Sprint has made a lot of news recently about plans to expand its distribution and even bring phones directly to customers. It's all part of an effort to retain the company's customer base and drum up more sales in the hopes of growing net subscriber additions. However, unless Sprint clarifies its brand message and improves its 2.5 GHz LTE network, I fear it will not amount to much.
Fresh off its deal to co-brand more than 1,400 stores with RadioShack, Sprint is seeking to shake up mobile retailing with a program to travel or customers' homes, offices or other convenient locations to set up their new phones.
Sprint is wasting no time expanding its retail presence via a partnership with the newly restructured RadioShack. Sprint said that tomorrow it will more than double its company-owned retail footprint by opening 1,435 Sprint/RadioShack stores.
Sprint will take on a prominent role in the rebranding of the new, slimmed-down RadioShack as the retailer prepares to exit bankruptcy protection.
RadioShack won approval from a U.S. bankruptcy court to stay in business and co-brand around 1,740 of its stores with Sprint. The deal, a last-minute reprieve for the troubled retailer, will also significantly benefit Sprint, which stands to more than double its retail presence as a result.
RadioShack may soon go into bankruptcy protection--a move that could mark the end of its existence as a national retail chain. And the company is considering selling half its store leases to Sprint and shutting down its remaining stores, according to a Bloomberg report.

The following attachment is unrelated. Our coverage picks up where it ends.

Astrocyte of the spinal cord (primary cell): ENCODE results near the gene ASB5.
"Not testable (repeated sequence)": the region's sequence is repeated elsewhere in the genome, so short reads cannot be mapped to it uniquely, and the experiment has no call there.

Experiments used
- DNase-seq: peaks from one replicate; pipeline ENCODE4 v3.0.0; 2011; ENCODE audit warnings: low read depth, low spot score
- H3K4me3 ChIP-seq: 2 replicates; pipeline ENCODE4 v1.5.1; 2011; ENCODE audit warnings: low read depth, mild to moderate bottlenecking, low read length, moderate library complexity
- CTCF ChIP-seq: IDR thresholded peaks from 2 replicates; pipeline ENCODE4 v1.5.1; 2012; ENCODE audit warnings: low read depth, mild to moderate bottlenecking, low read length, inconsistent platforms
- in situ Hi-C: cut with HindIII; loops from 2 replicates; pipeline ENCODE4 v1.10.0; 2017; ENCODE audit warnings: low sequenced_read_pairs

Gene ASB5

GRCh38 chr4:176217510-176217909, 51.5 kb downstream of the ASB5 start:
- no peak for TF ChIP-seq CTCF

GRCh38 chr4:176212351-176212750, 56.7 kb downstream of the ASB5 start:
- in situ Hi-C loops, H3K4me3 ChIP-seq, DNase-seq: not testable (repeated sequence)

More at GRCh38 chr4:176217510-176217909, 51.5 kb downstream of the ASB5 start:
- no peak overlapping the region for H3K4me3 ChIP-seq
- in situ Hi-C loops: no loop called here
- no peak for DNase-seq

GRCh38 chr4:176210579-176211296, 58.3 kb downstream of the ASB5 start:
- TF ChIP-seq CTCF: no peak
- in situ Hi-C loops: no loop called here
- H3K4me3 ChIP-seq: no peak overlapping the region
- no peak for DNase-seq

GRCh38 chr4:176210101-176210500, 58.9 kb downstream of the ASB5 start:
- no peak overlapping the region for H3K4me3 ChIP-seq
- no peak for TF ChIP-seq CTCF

Struggling mobile and electronics retailer RadioShack is negotiating a deal to sell to Sprint the leases to some of its stores. RadioShack is reportedly on the verge of filing for bankruptcy protection.
AT&T Mobility is hoping to hit another home run by becoming the exclusive operator to offer Amazon's new smartphone, which is expected to make its debut tomorrow. According to the Wall Street Journal, which cited sources familiar with the plans, AT&T will extend its existing relationship with Amazon, in which it provides cellular connectivity for Amazon's Kindle e-reader and tablets, to the smartphone.
Amazon's is poised to introduce its first smartphone at an event on June 18, according to various reports, but a big question hanging over the launch is: why? A report in the New York Times speculates that the real reason the retailing giant wants to get into the smartphone business is to remove friction from the retail experience, or to "close any remaining gap between the impulse to buy and the completed act."
Qualcomm is spinning off the unit that houses its Gimbal geolocation beacon technology into a separate company just a few months after it started selling the beacons commercially. The technology behind Gimbal is both a competitor to Apple's iBeacon technology but also compatible with it.